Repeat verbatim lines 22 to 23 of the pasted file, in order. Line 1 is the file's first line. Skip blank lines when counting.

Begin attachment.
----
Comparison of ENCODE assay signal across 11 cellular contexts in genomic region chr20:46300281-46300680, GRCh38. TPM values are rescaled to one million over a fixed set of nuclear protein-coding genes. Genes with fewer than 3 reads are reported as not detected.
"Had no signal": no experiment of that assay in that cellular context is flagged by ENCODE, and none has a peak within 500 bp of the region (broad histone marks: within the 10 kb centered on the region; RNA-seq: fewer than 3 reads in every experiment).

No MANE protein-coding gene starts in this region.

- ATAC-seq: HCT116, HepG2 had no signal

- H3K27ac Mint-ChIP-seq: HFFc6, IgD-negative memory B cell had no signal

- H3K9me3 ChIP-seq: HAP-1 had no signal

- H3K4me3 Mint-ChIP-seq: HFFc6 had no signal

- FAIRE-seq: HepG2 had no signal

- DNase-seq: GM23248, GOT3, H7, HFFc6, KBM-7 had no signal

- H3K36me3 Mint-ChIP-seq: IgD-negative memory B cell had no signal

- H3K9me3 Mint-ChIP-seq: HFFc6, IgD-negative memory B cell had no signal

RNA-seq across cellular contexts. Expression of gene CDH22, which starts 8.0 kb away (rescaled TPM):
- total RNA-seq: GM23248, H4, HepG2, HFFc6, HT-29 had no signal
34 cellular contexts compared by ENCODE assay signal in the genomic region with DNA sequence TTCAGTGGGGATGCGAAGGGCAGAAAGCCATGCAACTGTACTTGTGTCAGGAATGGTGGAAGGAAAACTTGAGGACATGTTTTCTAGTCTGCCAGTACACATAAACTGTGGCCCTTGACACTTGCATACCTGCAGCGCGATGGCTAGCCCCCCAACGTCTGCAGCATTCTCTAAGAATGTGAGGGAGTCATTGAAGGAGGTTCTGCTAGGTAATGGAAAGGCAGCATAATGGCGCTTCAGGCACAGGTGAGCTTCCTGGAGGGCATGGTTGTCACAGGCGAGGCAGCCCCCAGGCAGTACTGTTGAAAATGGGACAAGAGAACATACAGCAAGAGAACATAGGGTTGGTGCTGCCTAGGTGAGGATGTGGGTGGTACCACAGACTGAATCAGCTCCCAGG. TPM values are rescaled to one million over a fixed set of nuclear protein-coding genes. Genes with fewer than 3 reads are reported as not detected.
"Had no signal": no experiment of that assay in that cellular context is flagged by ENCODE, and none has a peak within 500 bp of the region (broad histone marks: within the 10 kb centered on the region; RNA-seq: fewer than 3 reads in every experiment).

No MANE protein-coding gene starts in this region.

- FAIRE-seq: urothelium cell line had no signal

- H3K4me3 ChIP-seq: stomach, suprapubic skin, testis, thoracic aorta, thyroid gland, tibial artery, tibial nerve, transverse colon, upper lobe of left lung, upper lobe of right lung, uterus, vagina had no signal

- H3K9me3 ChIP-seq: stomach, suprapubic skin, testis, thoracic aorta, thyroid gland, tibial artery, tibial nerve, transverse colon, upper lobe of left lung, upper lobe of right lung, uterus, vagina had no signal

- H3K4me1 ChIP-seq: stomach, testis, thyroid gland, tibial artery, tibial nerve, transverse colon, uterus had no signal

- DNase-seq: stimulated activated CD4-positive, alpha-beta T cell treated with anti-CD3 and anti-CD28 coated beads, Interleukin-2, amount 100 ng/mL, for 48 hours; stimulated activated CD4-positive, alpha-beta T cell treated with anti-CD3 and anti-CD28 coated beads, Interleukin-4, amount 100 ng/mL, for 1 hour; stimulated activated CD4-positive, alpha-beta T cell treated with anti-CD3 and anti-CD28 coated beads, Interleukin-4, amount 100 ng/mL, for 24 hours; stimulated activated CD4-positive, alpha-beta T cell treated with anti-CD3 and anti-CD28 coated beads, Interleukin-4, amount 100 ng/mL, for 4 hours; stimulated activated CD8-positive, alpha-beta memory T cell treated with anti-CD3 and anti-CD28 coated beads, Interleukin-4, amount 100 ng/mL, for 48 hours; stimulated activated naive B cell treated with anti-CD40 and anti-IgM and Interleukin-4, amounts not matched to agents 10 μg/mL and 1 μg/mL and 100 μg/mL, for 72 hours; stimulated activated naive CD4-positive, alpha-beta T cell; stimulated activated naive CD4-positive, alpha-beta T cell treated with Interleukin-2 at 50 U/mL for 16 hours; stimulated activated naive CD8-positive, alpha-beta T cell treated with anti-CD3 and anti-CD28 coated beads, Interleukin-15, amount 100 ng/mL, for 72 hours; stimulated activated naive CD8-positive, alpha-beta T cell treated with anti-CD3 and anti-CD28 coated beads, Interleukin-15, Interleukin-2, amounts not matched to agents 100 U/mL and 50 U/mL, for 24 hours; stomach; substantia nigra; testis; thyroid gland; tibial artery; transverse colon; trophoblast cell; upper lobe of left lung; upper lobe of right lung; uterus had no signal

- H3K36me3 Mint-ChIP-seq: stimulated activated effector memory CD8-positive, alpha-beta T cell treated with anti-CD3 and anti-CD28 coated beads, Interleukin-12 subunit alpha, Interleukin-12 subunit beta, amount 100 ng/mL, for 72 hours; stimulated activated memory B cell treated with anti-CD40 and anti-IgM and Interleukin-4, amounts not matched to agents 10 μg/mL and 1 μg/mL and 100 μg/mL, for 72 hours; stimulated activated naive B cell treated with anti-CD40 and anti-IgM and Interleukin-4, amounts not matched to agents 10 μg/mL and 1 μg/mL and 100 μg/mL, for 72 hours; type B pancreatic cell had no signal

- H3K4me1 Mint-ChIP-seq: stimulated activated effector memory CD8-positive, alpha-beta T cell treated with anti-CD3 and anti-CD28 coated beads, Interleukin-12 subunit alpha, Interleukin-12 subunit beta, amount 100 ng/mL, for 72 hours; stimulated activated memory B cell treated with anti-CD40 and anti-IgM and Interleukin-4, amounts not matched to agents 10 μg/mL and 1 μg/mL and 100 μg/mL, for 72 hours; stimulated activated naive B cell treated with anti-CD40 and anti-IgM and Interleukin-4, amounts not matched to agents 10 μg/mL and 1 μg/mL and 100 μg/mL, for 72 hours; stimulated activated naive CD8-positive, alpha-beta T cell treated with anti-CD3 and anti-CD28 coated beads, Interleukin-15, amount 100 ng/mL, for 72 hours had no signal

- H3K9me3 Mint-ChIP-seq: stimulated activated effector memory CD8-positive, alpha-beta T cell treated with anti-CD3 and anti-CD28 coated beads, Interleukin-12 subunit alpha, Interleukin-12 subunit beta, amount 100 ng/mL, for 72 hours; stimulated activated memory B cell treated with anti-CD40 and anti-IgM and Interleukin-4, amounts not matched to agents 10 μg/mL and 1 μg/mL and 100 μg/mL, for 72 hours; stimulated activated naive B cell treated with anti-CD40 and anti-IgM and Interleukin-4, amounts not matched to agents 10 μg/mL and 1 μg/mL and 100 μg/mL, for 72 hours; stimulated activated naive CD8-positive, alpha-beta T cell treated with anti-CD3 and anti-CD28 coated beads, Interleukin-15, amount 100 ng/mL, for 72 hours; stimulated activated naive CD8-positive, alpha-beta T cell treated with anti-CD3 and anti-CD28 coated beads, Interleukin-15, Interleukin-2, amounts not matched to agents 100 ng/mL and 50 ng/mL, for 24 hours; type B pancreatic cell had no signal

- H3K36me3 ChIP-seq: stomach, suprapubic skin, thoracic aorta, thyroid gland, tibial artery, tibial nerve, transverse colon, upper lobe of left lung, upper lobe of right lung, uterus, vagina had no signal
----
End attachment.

- H3K36me3 Mint-ChIP-seq: stimulated activated effector memory CD8-positive, alpha-beta T cell treated with anti-CD3 and anti-CD28 coated beads, Interleukin-12 subunit alpha, Interleukin-12 subunit beta, amount 100 ng/mL, for 72 hours; stimulated activated memory B cell treated with anti-CD40 and anti-IgM and Interleukin-4, amounts not matched to agents 10 μg/mL and 1 μg/mL and 100 μg/mL, for 72 hours; stimulated activated naive B cell treated with anti-CD40 and anti-IgM and Interleukin-4, amounts not matched to agents 10 μg/mL and 1 μg/mL and 100 μg/mL, for 72 hours; type B pancreatic cell had no signal

- H3K4me1 Mint-ChIP-seq: stimulated activated effector memory CD8-positive, alpha-beta T cell treated with anti-CD3 and anti-CD28 coated beads, Interleukin-12 subunit alpha, Interleukin-12 subunit beta, amount 100 ng/mL, for 72 hours; stimulated activated memory B cell treated with anti-CD40 and anti-IgM and Interleukin-4, amounts not matched to agents 10 μg/mL and 1 μg/mL and 100 μg/mL, for 72 hours; stimulated activated naive B cell treated with anti-CD40 and anti-IgM and Interleukin-4, amounts not matched to agents 10 μg/mL and 1 μg/mL and 100 μg/mL, for 72 hours; stimulated activated naive CD8-positive, alpha-beta T cell treated with anti-CD3 and anti-CD28 coated beads, Interleukin-15, amount 100 ng/mL, for 72 hours had no signal